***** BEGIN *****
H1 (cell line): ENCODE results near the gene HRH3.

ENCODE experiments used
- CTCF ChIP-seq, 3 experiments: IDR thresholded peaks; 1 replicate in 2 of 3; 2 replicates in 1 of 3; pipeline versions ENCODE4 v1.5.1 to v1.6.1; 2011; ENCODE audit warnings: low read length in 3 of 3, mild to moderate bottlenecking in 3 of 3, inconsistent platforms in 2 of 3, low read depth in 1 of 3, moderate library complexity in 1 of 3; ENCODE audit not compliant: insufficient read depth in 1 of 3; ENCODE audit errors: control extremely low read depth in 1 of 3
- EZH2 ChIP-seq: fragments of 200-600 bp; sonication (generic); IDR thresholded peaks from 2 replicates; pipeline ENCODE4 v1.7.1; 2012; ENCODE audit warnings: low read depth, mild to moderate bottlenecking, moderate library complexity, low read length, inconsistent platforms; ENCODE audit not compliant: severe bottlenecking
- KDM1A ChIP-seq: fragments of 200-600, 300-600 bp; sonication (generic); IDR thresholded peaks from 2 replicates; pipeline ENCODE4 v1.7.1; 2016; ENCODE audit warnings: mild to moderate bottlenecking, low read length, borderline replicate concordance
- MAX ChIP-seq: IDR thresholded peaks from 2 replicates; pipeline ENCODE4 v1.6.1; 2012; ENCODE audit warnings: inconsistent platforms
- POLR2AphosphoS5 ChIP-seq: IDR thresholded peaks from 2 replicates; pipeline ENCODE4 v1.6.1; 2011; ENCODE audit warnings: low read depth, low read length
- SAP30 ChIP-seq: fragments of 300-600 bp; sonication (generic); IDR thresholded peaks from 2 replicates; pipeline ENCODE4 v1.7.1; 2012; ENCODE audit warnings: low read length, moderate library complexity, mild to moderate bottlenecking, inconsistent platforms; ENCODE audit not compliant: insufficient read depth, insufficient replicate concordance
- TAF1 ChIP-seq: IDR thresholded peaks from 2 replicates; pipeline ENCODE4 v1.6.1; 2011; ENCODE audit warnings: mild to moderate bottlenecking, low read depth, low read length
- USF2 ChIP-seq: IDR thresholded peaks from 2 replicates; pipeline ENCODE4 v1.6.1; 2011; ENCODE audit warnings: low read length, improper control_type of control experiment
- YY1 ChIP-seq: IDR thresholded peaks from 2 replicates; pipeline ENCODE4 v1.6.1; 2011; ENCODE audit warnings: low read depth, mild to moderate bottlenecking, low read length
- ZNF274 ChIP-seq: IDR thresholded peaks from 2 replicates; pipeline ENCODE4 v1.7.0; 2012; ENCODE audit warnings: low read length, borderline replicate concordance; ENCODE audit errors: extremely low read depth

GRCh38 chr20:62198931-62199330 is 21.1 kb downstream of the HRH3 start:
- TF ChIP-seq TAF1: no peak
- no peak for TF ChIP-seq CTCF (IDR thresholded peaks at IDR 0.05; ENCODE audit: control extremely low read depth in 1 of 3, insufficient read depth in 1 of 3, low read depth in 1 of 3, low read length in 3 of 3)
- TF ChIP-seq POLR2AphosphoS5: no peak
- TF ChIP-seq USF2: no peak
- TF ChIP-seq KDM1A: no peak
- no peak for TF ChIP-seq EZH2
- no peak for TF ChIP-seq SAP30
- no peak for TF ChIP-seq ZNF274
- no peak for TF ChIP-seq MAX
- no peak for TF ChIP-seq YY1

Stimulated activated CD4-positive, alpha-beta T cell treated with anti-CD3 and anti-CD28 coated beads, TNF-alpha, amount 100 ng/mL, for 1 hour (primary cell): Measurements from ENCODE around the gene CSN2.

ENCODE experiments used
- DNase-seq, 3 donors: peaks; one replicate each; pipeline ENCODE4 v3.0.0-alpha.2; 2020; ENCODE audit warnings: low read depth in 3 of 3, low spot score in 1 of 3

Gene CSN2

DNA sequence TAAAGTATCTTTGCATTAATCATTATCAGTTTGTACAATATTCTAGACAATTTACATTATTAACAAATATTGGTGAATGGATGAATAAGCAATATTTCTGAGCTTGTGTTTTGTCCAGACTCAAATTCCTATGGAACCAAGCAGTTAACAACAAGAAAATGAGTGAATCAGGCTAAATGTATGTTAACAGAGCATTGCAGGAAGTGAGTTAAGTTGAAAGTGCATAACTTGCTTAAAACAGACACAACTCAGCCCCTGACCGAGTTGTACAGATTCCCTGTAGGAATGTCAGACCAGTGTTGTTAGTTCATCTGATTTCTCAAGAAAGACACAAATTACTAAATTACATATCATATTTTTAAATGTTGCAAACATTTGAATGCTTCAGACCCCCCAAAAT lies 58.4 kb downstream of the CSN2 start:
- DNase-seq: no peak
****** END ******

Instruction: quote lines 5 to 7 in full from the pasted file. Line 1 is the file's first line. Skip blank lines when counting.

- KDM1A ChIP-seq: fragments of 200-600, 300-600 bp; sonication (generic); IDR thresholded peaks from 2 replicates; pipeline ENCODE4 v1.7.1; 2016; ENCODE audit warnings: mild to moderate bottlenecking, low read length, borderline replicate concordance
- MAX ChIP-seq: IDR thresholded peaks from 2 replicates; pipeline ENCODE4 v1.6.1; 2012; ENCODE audit warnings: inconsistent platforms
- POLR2AphosphoS5 ChIP-seq: IDR thresholded peaks from 2 replicates; pipeline ENCODE4 v1.6.1; 2011; ENCODE audit warnings: low read depth, low read length